Code Sec. 83 generally provides for the federal income tax treatment of property transferred in connection with the performance of services. Code Sec. 83(i) allows certain employees to elect to defer recognition of income attributable to the receipt or vesting of qualified stock for up to five years.


Highly anticipated foreign tax credit regulations have been issued that provide guidance on the significant changes made to the foreign tax credit rules by the Tax Cuts and Jobs Act ( P.L. 115-97).


Proposed regulations provide much anticipated guidance on the base erosion and anti-abuse tax (BEAT) under Code Sec. 59A and related reporting requirements. The regulations are proposed to apply generally to tax years beginning after December 31, 2017, but taxpayers may rely on these proposed regulations until final regulations are published.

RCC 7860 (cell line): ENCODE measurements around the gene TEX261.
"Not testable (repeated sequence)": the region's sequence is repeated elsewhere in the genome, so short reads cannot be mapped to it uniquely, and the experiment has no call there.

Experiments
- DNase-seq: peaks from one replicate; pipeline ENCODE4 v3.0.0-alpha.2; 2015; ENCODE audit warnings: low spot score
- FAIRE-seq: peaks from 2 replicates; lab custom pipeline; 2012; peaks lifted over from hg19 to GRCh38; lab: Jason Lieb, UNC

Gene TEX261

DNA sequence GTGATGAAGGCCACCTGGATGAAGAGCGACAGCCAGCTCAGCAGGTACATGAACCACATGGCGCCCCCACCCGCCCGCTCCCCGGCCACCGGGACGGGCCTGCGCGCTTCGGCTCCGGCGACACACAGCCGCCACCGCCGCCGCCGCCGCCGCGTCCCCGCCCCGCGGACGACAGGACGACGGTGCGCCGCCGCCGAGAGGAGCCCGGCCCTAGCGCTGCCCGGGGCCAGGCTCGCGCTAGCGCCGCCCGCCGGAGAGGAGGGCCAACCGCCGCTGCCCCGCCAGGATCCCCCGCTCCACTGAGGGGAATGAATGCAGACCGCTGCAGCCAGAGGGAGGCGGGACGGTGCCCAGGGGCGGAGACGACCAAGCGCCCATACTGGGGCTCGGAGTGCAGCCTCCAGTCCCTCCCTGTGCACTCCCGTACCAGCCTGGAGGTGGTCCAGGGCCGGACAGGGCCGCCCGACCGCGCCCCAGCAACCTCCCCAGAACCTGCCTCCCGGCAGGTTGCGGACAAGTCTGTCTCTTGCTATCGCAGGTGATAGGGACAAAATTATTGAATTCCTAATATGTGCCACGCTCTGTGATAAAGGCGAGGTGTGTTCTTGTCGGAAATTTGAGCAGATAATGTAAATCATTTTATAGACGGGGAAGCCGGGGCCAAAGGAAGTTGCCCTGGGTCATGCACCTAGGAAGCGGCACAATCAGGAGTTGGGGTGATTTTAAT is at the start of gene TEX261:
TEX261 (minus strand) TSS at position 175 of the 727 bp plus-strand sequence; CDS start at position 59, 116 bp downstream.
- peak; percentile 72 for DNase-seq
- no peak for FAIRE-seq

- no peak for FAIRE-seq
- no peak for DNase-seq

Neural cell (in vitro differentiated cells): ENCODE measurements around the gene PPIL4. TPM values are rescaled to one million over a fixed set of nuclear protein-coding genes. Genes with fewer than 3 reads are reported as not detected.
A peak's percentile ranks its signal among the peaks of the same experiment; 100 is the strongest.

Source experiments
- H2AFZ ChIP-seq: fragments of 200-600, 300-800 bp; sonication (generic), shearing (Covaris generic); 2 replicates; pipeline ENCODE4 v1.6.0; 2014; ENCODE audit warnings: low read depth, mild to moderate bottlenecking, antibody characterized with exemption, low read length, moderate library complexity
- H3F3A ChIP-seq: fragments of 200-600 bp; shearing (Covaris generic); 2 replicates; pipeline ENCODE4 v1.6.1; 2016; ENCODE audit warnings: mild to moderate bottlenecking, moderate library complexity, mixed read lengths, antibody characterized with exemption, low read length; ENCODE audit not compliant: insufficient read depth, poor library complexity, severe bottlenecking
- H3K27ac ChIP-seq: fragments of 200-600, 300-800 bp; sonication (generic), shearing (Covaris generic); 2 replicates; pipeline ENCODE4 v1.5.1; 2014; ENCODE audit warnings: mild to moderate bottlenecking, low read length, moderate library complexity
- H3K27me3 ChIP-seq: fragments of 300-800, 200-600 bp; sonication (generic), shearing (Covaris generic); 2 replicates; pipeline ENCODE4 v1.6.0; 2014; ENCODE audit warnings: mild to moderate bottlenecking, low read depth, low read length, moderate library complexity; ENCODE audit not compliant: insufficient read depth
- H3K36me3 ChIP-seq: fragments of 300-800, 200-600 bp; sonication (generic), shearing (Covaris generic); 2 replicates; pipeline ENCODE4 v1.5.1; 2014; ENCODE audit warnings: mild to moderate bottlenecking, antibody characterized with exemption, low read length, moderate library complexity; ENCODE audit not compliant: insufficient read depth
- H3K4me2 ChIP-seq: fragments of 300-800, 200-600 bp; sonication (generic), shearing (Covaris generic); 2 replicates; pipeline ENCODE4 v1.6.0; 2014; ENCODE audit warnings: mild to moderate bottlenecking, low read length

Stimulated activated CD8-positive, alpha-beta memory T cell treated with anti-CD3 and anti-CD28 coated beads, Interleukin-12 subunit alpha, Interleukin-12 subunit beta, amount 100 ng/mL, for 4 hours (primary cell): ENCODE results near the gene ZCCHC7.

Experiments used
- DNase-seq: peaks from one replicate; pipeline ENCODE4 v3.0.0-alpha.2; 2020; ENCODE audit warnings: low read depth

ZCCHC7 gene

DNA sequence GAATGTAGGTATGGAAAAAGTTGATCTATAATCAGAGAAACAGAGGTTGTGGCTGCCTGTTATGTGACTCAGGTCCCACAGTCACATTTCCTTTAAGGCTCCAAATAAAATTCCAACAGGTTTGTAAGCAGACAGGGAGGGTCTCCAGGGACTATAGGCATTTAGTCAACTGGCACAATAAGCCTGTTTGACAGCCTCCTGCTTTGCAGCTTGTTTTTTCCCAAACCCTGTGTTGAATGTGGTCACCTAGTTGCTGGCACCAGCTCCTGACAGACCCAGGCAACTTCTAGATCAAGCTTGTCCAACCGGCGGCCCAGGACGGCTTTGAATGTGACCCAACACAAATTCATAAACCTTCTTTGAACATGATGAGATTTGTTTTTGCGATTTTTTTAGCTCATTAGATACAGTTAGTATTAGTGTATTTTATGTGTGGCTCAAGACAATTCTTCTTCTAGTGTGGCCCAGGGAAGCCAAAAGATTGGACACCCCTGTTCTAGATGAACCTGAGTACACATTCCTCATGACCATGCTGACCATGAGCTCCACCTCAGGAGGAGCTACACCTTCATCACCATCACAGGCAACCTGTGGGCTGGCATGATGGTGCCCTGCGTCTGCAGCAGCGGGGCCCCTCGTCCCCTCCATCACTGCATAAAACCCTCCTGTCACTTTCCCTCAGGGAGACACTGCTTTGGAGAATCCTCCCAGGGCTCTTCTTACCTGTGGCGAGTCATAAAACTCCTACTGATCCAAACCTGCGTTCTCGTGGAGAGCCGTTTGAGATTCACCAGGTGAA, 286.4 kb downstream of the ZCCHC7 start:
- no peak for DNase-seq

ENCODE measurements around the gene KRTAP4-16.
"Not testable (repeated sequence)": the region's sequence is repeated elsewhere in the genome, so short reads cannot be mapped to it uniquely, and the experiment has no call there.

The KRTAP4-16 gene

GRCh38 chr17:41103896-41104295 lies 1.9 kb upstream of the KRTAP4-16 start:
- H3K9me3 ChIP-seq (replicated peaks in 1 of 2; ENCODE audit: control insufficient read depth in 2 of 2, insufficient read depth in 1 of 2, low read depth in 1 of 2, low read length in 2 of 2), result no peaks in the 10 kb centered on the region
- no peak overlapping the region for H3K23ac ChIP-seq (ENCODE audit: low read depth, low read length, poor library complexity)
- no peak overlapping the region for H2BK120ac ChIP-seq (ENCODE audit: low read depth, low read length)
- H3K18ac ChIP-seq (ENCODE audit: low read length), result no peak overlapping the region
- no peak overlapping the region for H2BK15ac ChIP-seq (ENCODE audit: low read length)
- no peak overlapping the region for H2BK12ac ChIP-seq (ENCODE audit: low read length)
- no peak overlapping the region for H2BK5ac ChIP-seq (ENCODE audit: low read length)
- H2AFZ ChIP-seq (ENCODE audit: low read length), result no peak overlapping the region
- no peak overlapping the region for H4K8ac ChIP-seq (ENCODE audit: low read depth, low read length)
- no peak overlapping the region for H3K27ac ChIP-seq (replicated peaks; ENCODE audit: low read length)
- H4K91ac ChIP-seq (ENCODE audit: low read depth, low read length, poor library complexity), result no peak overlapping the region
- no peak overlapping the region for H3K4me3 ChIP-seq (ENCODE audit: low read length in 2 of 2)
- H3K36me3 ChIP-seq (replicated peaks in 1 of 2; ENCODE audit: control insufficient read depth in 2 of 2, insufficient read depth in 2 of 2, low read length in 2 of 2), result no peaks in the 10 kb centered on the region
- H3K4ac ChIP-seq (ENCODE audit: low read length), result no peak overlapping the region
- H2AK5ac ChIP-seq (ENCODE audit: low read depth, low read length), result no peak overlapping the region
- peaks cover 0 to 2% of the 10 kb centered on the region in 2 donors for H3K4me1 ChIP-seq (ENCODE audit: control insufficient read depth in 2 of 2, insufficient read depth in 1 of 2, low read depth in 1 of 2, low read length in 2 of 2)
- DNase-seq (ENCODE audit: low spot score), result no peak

The IRS will grant automatic consent to accounting method changes to comply with new Code Sec. 451(b), as added by the Tax Cuts and Jobs Act ( P.L. 115-97). In addition, some taxpayers may make the accounting method change on their tax returns without filing a Form 3115, Application for Change in Accounting Method. These procedures generally apply to tax years beginning after December 31, 2017. Rev. Proc. 2018-31, I.R.B. 2018-22, 637, is modified.


The IRS has issued transition relief from the "once-in-always-in" condition for excluding part-time employees under Reg. §1.403(b)-5(b)(4)(iii)(B). Under the "once-in-always-in" exclusion condition, once an employee is eligible to make elective deferrals, the employee may not be excluded from making elective deferrals in any later exclusion year on the basis that he or she is a part-time employee.